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a *great* Brownie leader vs. a *great* Junior leader

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Hi folks!

I've been wondering over this one. I think if we really looked at it carefully, most of us would agree we're better-suited to the needs and interests of a particular level in Girl Scouting. Instead, we hang in there with the same bunch of girls, usually our daughter and a few friends. This bothers me - it limits the opportunities for new girls to join, and the opportunities for our daughters to meet a range of caring adult role models.

I just heard last night at our Council's Fall Preview, that this trend of tiny troops and more troops is really really expensive. Honestly, to do a better job, we should be seeking bigger troops and supporting them adequately. Probably half our leaders would be much more effective as a co-leader, or troop committee chair, or serving at the Service Unit level.

I really wish we'd make our recruiting efforts for volunteers more focused...

So, if you were recruiting a *great* Brownie leader, what would you look for? If you were recruiting a *great* Junior leader, what would you look for? How bout a Studio2B advisor, or Cadette or Senior leader? What if you had an awesome lady in front of you saying she really wanted to help out and give some time to Girl Scouting...how would you help her discover a good fit?

And *why* why why do we only approach our already-busy troop leaders for Service Unit or Council positions? Why??!

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Personaly, I've been a co-leader for my dd's troop for going on 12 years now & I have loved every minute of it. I have seen my girls grow up and shared some great times with them.


You want our recruiting efforts more focused. Are you prepared to tell your dd or any other girl that they will not have a troop this year because council/SU has decided that you should not lead their level? In our SU we would throw a party if we could get enough people to volunteer for ANY level! We have girls on waiting lists for a troop in my council because they can't find an adult who will volunteer to lead.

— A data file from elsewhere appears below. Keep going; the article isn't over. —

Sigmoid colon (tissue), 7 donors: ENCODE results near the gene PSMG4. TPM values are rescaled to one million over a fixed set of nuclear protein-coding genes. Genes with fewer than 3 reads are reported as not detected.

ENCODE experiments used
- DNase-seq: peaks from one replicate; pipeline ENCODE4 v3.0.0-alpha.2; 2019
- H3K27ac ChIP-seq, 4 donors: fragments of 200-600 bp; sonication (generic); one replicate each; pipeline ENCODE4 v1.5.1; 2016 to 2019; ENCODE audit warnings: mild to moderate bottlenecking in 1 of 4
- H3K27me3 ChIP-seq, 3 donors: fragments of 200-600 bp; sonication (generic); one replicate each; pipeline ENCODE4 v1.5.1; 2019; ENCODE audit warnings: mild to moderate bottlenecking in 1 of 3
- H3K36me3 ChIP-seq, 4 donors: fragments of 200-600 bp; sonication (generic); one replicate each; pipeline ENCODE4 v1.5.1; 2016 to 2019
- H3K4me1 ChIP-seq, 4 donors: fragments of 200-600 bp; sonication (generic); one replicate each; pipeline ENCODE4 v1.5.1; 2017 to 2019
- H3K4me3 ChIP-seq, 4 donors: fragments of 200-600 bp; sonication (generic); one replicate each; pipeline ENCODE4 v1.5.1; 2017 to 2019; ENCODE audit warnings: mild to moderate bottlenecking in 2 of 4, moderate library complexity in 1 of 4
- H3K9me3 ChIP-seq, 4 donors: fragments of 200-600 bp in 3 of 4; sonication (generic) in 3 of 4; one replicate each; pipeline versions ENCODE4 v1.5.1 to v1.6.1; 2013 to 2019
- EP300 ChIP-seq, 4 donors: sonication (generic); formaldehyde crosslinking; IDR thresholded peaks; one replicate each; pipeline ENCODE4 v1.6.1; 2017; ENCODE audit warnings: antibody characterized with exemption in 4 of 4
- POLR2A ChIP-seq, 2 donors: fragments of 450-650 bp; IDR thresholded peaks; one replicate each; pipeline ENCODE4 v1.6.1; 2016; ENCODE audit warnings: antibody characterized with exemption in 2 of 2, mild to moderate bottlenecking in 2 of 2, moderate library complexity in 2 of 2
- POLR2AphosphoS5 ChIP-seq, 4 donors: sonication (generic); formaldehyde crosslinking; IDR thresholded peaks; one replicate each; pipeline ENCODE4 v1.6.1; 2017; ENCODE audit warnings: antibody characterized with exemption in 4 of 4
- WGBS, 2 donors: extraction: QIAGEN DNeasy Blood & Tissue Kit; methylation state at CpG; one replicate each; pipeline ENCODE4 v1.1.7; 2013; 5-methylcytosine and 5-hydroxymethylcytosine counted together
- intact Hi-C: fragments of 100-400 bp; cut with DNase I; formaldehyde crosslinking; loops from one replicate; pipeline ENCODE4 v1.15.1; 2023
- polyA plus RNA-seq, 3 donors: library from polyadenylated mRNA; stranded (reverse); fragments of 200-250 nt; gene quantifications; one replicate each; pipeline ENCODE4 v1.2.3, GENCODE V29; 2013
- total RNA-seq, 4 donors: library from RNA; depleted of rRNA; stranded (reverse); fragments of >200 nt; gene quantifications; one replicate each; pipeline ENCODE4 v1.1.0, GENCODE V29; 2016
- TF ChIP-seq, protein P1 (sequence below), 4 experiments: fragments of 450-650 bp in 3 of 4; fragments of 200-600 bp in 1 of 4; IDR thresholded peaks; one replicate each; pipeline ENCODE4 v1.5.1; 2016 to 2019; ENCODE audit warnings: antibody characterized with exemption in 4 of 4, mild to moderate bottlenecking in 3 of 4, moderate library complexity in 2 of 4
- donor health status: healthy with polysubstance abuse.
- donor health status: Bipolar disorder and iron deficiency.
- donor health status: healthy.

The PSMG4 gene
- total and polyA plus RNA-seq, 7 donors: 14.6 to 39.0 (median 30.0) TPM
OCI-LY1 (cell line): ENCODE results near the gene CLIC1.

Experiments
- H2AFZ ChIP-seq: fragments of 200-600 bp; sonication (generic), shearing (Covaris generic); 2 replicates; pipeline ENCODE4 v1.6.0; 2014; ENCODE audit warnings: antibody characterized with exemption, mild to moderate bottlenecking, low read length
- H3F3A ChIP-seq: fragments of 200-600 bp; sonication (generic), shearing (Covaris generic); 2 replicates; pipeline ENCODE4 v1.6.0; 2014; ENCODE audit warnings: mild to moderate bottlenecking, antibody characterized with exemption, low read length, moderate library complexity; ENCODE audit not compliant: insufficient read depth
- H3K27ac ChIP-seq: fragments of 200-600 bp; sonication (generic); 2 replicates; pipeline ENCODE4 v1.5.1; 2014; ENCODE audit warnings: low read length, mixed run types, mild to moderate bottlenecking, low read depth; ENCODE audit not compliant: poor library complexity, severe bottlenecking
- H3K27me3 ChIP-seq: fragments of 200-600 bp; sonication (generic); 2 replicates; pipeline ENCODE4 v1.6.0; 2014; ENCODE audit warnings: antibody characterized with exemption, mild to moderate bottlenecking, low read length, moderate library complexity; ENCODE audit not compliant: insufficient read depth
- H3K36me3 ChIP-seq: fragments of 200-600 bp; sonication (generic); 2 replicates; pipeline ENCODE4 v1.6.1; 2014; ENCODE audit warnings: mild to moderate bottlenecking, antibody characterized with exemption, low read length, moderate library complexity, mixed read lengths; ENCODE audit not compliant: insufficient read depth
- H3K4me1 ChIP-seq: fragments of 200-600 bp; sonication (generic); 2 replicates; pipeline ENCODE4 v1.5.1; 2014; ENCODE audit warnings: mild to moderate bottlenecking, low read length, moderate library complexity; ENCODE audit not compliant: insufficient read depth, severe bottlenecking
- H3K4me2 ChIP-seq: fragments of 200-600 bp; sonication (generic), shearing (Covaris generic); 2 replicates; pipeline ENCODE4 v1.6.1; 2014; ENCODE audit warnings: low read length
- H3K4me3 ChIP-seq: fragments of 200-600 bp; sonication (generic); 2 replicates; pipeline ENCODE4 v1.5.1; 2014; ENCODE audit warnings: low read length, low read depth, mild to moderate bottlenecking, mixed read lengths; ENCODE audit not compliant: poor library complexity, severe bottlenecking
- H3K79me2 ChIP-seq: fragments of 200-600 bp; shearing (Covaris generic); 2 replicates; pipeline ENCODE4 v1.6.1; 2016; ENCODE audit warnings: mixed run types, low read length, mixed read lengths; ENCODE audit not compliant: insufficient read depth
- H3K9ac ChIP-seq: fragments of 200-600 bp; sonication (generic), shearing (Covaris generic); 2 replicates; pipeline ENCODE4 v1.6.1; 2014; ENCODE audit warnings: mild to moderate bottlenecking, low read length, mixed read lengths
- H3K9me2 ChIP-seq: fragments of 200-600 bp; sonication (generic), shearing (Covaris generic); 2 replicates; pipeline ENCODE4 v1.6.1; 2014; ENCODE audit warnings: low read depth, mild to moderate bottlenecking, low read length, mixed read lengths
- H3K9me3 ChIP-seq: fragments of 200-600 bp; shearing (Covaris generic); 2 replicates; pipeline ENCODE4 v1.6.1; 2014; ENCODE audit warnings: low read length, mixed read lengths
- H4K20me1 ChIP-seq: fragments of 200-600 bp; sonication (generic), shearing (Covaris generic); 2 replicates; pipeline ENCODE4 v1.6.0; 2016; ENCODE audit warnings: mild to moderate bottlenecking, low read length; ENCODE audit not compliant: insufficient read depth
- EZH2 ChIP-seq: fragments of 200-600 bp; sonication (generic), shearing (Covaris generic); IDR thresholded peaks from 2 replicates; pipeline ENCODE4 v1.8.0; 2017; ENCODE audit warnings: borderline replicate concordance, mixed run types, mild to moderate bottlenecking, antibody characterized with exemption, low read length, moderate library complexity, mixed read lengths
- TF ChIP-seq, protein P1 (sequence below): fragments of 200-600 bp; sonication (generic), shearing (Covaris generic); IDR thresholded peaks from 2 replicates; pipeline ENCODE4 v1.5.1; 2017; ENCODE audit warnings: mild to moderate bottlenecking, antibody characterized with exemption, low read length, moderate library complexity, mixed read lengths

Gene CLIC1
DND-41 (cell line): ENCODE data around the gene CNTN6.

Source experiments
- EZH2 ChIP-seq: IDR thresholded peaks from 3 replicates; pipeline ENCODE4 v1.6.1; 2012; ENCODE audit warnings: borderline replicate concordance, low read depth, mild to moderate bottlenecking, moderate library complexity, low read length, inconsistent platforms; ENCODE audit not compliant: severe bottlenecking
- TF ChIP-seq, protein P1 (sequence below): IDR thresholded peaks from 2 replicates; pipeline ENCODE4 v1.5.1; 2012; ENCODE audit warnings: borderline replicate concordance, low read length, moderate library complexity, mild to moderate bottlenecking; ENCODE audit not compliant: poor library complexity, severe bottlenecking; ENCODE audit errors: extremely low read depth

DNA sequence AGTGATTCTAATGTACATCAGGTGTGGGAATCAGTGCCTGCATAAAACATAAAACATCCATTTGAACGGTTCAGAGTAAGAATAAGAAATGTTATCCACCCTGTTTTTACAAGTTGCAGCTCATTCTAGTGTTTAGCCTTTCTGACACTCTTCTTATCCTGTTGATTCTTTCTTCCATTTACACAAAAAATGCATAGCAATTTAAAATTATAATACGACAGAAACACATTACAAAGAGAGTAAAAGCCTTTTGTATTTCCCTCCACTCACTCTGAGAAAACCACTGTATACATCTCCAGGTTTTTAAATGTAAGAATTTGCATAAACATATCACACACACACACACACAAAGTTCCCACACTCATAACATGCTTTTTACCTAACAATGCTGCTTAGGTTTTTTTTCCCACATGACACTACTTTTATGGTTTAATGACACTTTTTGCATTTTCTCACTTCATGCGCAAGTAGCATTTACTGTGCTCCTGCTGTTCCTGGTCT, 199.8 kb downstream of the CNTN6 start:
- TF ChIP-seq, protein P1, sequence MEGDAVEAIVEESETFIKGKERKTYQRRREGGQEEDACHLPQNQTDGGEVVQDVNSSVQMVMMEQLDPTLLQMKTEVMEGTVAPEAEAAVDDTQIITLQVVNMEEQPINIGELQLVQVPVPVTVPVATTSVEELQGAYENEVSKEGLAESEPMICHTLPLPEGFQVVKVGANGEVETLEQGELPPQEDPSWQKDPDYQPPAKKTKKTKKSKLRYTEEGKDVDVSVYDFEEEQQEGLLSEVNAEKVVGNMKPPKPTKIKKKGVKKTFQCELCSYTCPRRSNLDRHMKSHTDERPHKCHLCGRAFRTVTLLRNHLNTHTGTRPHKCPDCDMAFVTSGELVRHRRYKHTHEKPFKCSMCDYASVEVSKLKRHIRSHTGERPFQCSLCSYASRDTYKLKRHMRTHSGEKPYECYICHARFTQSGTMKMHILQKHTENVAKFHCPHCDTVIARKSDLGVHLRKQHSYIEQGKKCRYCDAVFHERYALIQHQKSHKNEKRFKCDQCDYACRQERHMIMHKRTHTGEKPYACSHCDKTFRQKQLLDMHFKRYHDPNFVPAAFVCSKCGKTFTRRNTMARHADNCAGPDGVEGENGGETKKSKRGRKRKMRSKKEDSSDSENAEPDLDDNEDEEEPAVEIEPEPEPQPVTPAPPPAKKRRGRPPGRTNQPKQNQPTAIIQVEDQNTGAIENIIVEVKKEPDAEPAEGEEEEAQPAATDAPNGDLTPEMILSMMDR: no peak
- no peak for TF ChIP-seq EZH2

I will worry about what level leaders funtion best at when we have at LEAST enough leaders to go around!


BTW - My Co & I have never limited the opportunity of ANY girl to join our troop. Also, between school, work, scouts, and silver, gold and religious awards our girls are not lacking in adult interaction!

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I won't presume to list the attributes of great Scouting leaders, 'cuz I'll likely leave at least one out. I think that an important one, though, is flexibility -- particularly if you have a volunteer leader who's "growing up" in the program along with his/her child.


The amount of adult decision-making and parent interaction at the Daisy/Tiger, Brownie/Cub, Junior/Webelos, and Cadet-Senior/Boy Scout levels are radically different. Or, at least they should be. I've seen growing pains involving Cub leaders who move to Boy Scouting with their son, yet still want to operate as if they're in Cub Scouting -- incompatible.


If you can get the leaders to shift their paradigms as they move through the program levels, that's a significant accomplishment.



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I agree with Scoutnut...my daughter is going into 5th grade and I have had some of the girls in my troop since 1st grade, and I have thoroughly enjoyed watching my girls grow and moving along with them. Yes it requires a lot of flexibility and relinquishing a lot more control to the girls, but to me this is great! So far I think I have adapted to the changes quite well.


In our Service Unit we are always seeking more leaders at all levels, also have girls on waiting lists, and as SU leader I do not have the luxury of such an abundance of help that I can tell an adult they are better suited to a level different than what their daughter is in. As for the Service Unit, we are fortunate to have a SU cookie manager and SU registrar, but the rest of the stuff is done by us leaders (and sometimes it is hard to get them to come to the SU meetings!). One resource we really appreciate is the older girls...our Cadettes/Seniors have helped out at all levels and put together events for the younger ones.

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